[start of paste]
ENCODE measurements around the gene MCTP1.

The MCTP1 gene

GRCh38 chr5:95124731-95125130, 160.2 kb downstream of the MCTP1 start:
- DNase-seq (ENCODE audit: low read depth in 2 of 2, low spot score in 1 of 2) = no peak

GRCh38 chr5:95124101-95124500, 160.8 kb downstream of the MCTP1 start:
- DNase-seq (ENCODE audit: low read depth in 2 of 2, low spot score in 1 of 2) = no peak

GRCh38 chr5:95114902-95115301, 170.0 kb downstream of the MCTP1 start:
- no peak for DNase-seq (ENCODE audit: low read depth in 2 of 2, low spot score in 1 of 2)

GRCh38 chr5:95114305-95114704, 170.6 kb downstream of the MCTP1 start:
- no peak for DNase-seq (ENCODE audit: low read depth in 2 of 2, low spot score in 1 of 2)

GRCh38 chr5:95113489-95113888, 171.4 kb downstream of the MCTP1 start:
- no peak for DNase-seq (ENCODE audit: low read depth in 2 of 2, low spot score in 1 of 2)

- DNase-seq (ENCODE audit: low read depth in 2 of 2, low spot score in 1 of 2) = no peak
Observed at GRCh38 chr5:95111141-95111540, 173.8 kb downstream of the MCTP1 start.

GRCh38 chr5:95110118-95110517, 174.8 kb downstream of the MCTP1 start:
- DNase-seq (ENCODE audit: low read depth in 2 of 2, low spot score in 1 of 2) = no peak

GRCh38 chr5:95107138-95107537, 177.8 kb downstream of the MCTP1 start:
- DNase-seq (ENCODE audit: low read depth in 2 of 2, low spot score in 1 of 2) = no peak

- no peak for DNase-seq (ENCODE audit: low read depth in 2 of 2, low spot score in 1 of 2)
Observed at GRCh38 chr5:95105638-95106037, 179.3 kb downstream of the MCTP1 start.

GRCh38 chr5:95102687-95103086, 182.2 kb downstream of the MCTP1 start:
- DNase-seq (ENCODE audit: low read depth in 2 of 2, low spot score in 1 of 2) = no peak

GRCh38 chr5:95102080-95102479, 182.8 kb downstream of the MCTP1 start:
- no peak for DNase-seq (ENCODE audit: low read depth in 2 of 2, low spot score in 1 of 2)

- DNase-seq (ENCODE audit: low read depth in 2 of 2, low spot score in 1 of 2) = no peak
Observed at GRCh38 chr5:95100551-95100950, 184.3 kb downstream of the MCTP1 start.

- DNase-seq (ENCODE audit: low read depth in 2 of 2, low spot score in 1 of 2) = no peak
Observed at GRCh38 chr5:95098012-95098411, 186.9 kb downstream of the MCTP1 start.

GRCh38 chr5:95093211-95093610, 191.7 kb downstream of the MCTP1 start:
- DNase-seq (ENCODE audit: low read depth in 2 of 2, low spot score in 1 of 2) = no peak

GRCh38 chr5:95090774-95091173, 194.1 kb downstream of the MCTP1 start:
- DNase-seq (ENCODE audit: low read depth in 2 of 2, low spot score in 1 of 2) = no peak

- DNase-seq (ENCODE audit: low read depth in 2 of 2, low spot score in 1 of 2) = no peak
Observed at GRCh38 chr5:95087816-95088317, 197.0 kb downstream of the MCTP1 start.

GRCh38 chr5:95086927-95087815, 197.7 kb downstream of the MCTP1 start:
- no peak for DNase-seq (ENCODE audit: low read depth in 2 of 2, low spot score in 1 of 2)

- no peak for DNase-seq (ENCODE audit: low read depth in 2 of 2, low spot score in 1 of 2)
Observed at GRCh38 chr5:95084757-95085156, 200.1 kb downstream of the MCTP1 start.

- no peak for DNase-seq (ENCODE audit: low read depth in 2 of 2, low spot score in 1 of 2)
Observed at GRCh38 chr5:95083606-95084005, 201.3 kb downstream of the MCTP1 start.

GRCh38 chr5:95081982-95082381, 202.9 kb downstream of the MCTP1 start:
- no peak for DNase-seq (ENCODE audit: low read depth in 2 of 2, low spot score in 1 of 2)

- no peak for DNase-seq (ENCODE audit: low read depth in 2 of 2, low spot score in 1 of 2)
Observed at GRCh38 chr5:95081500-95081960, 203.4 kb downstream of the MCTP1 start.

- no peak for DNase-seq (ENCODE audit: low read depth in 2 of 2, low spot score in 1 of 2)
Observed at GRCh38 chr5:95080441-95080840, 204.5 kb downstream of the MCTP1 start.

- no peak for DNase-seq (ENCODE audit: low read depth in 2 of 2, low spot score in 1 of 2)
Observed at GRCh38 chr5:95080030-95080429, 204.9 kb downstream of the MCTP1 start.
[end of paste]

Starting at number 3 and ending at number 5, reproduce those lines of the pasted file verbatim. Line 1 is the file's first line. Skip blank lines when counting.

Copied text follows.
GRCh38 chr5:95124731-95125130, 160.2 kb downstream of the MCTP1 start:
- DNase-seq (ENCODE audit: low read depth in 2 of 2, low spot score in 1 of 2) = no peak

GRCh38 chr5:95124101-95124500, 160.8 kb downstream of the MCTP1 start: